What's the best part about reading the newspaper? The comics. But weekly comics have fallen out of favor along with the decline in print readership. For Cullen Murphy, these comics represent more than the jokes they contain. They represent his childhood. Cullen's father, John Murphy, was a popular cartoonist during the heyday of the form. Marketplace host Molly Wood speaks with Cullen Murphy about his new book "Cartoon County: My Father and His Friends in the Golden Age of Make-Believe."
Molly Wood: So this is such a story of your childhood, which is so different and unique and special. What was it like growing up with a cartoonist for a dad?
Cullen Murphy: It was pretty wonderful. You have to remember that I grew up in a part of Connecticut where most people were not cartoonists. But there was a group of about 100 people who were. Most of the people were commuters, but the cartoonist stayed home and my dad was one of those. He did a strip called "Big Ben Bolt," which was about a prize fighter. And then he did a strip called "Prince Valiant," which was about a knight in the Middle Ages, and after school, unlike almost any other kid in the neighborhood, we could go to the studio and basically hang out.
Wood: And did people — you said that there was this sort of community all around, people doing the same thing. But did people outside of his community take his job seriously?
Murphy: I don't think my mother's parents ever really fully accepted that what he did was work. I don't think he really regarded what he did as work. One of the happiest places that he ever spent time in was the studio. His family came out there all the time. He was living in something of an invented world, creating stories that weren't real — except that they were putting food on the table.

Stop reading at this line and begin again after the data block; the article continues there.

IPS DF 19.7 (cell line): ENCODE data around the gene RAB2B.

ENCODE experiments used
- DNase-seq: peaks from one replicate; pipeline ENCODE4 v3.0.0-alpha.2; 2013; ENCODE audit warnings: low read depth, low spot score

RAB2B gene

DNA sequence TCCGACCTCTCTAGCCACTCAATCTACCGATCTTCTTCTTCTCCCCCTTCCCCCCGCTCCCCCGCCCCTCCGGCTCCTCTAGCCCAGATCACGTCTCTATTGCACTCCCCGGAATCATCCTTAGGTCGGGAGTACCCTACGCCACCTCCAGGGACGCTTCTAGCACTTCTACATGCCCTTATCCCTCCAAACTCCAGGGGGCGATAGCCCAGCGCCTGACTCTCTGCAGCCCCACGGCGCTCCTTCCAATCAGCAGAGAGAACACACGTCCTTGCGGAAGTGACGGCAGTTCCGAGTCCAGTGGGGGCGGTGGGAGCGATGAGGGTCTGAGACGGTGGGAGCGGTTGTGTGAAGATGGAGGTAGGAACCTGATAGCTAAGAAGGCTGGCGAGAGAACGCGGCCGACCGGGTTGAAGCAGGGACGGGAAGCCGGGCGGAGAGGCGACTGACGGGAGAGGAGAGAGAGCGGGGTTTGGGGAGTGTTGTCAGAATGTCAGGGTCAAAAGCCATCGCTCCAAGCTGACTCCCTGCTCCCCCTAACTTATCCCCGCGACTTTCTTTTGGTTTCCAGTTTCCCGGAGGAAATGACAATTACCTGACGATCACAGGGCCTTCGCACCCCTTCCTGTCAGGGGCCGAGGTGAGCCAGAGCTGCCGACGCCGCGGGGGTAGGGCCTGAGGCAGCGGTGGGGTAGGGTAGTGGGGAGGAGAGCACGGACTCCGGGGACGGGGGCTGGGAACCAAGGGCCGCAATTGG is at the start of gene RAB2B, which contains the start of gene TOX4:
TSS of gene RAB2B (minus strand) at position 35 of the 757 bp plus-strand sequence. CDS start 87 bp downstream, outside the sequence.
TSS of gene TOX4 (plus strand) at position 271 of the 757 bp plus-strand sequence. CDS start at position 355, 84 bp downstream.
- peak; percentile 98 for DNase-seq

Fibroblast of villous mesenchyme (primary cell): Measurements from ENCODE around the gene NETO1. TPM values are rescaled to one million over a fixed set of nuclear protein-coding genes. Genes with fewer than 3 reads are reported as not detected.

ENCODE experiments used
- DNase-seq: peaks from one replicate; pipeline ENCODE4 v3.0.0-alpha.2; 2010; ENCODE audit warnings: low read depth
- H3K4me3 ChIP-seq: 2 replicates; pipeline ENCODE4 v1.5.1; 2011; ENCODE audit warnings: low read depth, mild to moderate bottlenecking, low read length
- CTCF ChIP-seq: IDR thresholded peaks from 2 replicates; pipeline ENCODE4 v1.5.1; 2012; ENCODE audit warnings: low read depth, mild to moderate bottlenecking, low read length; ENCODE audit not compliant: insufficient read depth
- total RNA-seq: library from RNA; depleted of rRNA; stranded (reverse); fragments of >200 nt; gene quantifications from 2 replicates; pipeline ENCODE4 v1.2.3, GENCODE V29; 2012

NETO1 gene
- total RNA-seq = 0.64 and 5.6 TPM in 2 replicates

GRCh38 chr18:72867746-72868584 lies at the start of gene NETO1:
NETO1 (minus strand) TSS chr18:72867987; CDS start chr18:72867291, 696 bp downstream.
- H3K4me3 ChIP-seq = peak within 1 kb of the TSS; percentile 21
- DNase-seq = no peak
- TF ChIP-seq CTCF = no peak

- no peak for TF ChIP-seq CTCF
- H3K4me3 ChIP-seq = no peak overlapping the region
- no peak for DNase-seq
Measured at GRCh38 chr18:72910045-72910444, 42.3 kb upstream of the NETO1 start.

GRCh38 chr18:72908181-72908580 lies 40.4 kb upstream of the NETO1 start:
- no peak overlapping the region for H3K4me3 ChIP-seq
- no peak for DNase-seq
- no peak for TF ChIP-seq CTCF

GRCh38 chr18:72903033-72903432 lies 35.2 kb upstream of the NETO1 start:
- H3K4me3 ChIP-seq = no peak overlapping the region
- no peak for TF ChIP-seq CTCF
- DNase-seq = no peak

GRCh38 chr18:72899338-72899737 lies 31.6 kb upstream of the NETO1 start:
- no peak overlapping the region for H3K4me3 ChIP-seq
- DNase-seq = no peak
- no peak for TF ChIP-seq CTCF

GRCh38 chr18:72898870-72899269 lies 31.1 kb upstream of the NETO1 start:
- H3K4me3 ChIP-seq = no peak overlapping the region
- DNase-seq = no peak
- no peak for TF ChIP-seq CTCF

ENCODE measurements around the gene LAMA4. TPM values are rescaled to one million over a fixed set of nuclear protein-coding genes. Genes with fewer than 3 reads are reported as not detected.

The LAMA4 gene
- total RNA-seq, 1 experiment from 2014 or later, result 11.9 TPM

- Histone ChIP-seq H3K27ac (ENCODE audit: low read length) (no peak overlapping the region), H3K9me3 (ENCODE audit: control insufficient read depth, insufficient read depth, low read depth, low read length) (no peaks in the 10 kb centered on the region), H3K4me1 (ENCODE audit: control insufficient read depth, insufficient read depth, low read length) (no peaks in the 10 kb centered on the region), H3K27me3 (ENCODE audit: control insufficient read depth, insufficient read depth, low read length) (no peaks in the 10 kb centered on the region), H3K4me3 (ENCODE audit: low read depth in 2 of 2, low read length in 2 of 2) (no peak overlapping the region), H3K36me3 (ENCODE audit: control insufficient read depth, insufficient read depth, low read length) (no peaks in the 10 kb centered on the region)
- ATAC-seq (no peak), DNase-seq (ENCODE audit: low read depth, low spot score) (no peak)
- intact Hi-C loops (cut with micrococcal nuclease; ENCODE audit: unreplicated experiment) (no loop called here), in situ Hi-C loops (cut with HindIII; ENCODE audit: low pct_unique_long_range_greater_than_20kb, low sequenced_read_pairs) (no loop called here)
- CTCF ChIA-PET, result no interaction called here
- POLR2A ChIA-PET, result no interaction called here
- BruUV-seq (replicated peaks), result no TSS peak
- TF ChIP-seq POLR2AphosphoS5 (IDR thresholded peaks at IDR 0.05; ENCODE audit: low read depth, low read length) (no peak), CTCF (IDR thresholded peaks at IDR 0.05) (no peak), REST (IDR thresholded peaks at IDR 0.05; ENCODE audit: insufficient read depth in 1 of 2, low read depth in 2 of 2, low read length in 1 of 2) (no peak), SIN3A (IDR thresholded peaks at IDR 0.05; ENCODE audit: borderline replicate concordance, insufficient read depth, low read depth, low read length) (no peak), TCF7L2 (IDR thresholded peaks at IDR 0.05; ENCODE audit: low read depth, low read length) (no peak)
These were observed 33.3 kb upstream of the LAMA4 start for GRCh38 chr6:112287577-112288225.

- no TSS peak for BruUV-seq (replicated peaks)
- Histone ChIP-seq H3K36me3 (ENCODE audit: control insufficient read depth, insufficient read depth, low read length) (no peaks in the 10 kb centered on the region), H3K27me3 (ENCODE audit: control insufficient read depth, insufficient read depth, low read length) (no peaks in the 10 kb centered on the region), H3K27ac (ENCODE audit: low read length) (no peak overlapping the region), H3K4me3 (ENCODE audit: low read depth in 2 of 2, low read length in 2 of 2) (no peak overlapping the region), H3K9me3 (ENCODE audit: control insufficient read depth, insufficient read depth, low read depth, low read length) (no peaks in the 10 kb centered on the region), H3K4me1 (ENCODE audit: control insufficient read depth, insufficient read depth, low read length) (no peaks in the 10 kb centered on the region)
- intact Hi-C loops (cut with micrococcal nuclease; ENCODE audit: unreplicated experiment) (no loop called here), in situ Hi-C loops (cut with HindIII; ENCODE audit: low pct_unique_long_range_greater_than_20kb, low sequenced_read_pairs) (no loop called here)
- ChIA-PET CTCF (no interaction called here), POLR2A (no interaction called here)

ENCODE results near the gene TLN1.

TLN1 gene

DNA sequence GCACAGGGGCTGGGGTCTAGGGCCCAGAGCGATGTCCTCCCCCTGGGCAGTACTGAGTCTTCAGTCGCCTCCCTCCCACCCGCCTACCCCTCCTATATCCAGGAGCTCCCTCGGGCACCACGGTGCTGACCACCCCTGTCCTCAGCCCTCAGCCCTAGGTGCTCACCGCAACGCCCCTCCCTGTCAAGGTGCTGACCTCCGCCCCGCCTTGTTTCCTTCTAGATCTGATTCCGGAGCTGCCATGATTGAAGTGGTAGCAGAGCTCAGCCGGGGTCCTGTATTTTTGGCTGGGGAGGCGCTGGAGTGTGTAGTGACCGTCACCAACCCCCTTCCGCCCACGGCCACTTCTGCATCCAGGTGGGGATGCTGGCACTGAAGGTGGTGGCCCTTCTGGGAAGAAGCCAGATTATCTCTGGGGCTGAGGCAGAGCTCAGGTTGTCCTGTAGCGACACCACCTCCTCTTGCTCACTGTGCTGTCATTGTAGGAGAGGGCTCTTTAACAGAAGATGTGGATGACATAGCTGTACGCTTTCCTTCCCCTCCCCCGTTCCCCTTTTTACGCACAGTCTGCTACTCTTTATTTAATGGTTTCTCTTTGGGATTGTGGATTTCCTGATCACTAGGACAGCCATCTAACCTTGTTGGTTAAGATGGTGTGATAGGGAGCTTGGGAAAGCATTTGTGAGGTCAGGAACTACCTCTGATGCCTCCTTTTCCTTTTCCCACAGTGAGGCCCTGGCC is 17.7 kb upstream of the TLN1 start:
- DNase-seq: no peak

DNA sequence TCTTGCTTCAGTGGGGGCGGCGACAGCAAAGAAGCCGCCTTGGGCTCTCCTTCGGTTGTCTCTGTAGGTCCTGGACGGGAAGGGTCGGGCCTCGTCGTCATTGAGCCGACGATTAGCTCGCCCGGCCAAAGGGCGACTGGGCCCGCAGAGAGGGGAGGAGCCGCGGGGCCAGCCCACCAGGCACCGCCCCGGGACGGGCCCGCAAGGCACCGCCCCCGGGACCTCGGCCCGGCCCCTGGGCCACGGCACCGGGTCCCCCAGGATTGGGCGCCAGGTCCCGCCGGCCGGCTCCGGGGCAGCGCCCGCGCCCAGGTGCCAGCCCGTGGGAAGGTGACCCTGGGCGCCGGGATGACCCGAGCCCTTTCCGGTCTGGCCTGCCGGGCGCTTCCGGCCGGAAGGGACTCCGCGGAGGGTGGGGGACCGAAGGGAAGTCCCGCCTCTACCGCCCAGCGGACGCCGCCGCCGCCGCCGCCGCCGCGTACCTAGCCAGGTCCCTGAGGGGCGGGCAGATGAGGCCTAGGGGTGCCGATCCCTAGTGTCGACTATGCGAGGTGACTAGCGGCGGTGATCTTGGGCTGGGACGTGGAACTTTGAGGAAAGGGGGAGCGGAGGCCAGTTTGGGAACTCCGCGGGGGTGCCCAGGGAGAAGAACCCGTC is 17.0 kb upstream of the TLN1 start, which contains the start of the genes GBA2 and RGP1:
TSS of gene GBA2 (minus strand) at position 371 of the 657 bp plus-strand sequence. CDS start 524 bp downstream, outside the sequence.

Wood: Talk about the power of images. Because, you know, even if there's not the same high value placed on cartoons now, it seems like the right cartoon at the right moment can have a huge impact politically, socially, all kinds of ways.
Murphy: There's something about the comic strip form that I think responds to something that's hardwired into the human psyche. This combination of words and picture, there's something about this one-two punch that we respond to very powerfully, and I think that's a permanent part of our culture. We see a efflorescence nowadays of graphic novels, which really are the successor to comic strips, but it's fundamentally the same dynamic at work, I think.
Wood: Yeah, must feel like you could carry that forward and also say that Instagram and internet memes — you know, funny pictures with funny captions —are digital versions.
Wood: So how have technology, and specifically the internet, impacted the cartoon industry?
Murphy: Well, they've had a big impact not directly, but indirectly. The real impact has been on the newspaper business. I think the recent data are that Sunday newspaper readership is down by something like 3 million people a year. And since Sunday newspapers along with daily newspapers are the natural ecosystem for comic strips, you don't need McKinsey or Bain to come and tell you what the effect of this is going to be. That's not to say, though, that the form itself — you know, the basic storytelling with images and words — is a dying art, because I think it's not. I think we're at the beginning of a new golden age.
Wood: Do you have a favorite comic or cartoon strip then or now?
Murphy: I've always loved "Prince Valiant." I think "Prince Valiant" had the adventure strip. It had the romantic novel. It had some of the humor of what are called "Big Foot" strips, although it's done in a more formal and novelistic way. The illustrations have been, you know, beautiful. And, it has really stood the test of time. You know, it's been going since 1937. It's been [in] several different hands, but it has gone from glory to glory.
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